The Pennsylvania Primary Is Make Or Break For Donald Trump, But Not For The Usual Reasons

Five states will hold their primaries for the Democratic and Republican presidential nominations on Tuesday. Pennsylvania is one of those states, and a lot is at stake for the candidates. On the Republican side, the state could play a significant role in determining who the nominee is (or isn't), and for an unusual reason. Why is Pennsylvania so important for Donald Trump?

First, let's get our bearings on where the Republican race is at. We have three candidates running, two of whom mathematically cannot win enough delegates through the remaining primary contests to earn the nomination. A candidate needs 1,237 delegates in order to get the nomination, and only one candidate has a shot at doing so: Trump.

So why are Sen. Ted Cruz and Gov. John Kasich still running? Because Trump might not get the number of delegates he needs, either. If they stay in the race and pick up delegates here and there, it could keep Trump from securing the nomination. Then we'd have a brokered convention, meaning most delegates would become unbound from primary results and vote for whomever they want.

Pennsylvania fits into all this in an interesting way. The state has 71 Republican delegates; unlike most states, a big chunk of Pennsylvania's delegates will go into the Republican National Convention in July unbound. Fifty-four of the state's delegates will be elected in the Tuesday primary, and they don't have to tell voters which candidate they plan to support in July. Pennsylvania's remaining 17 delegates will go to whichever candidate wins the state's primary.


Trump goes into Tuesday with 846 delegates, meaning he'll need to rack up at least 391 to secure the nomination and prevent a brokered convention. There's no guarantee that he'll get those. There are 620 pledged delegates remaining to be won in the primaries. If Trump doesn't get enough, then whether or not unbound delegates support him at the convention will determine whether or not he, or someone else, gets the nomination. In a race with tight numbers, Pennsylvania's 54 unbound delegates are a significant bunch.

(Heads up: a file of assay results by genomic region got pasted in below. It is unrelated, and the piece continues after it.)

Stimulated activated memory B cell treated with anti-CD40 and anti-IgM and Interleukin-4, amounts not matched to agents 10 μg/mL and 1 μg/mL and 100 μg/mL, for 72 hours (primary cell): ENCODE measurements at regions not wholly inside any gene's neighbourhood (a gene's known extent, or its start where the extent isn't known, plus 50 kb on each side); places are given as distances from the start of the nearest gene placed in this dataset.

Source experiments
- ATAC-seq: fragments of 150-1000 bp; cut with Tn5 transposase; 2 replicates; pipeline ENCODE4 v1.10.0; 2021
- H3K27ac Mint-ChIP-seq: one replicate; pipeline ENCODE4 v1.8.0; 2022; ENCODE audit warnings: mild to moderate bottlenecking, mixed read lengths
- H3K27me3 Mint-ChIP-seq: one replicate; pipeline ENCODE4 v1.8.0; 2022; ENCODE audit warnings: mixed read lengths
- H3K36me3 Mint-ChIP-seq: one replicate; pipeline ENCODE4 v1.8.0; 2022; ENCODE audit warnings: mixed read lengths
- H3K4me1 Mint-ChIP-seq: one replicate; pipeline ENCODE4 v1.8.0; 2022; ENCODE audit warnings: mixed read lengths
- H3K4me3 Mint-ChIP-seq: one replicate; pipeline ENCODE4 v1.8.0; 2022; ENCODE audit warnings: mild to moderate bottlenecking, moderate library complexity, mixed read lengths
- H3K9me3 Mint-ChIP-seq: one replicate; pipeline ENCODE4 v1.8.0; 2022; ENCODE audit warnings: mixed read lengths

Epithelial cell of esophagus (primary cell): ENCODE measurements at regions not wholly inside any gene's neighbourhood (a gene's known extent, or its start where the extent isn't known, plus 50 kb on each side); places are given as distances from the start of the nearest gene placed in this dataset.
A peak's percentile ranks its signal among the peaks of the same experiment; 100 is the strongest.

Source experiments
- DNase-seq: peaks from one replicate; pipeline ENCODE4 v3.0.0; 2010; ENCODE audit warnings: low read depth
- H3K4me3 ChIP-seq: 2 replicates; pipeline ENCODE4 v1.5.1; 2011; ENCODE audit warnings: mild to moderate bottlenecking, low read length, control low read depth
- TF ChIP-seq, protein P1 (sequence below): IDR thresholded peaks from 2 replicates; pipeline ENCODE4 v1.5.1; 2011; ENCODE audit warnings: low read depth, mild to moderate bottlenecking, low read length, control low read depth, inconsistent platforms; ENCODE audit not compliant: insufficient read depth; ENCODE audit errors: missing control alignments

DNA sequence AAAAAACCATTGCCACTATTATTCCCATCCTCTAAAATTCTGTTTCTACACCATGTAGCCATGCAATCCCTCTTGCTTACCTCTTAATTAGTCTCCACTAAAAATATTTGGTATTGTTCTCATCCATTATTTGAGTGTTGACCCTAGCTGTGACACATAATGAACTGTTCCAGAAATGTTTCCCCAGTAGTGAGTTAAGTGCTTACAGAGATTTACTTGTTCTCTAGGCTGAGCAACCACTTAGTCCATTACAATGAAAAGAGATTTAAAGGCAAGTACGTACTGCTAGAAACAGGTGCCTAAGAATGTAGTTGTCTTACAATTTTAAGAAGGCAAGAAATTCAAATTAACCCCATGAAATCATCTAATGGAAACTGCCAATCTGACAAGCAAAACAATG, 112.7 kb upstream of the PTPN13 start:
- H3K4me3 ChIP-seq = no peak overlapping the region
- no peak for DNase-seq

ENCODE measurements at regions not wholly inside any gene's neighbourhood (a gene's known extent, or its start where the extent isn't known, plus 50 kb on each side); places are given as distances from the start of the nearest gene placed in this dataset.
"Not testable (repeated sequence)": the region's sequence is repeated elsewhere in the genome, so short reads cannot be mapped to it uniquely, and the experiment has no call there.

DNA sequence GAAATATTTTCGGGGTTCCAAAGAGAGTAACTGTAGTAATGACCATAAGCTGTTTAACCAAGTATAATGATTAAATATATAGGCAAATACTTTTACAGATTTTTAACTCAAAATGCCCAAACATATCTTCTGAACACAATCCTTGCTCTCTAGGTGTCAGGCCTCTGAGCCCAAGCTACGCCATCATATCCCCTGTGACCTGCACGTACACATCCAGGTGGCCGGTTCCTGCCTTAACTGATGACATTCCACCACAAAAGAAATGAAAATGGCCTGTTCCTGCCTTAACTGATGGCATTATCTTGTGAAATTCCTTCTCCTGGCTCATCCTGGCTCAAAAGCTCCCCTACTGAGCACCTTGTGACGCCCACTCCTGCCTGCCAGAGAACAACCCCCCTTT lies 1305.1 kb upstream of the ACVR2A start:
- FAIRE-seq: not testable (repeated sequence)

We don't know where all the unbound delegate candidates' loyalties lie, but we do have some information on how several of them plan to vote at the convention. The Morning Call, a Pennsylvania newspaper, polled several of the 162 delegate candidates. Some of the delegates plan to bind themselves; 50 said they'd vote according to whichever candidate won in their congressional districts, and another four said they'd vote based on who wins statewide. Thirty others expressed support for Trump, and 22 for Cruz.

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We don't know which of these delegates will actually get elected on Tuesday, and we should note that unbound delegates are not required to vote any specific way at the convention, even if they express support for a candidate beforehand; they are free agents all the way, no matter what they say up until July. But if a significant number of them bind themselves to the primary result, that will likely be good news for Trump; he's got a solid lead in Pennsylvania polls.

There are a lot of delegates at stake in Pennsylvania, and we won't know how most of them will vote in July. The answer to that question could be the deciding factor in determining whether or not Trump secures the Republican nomination.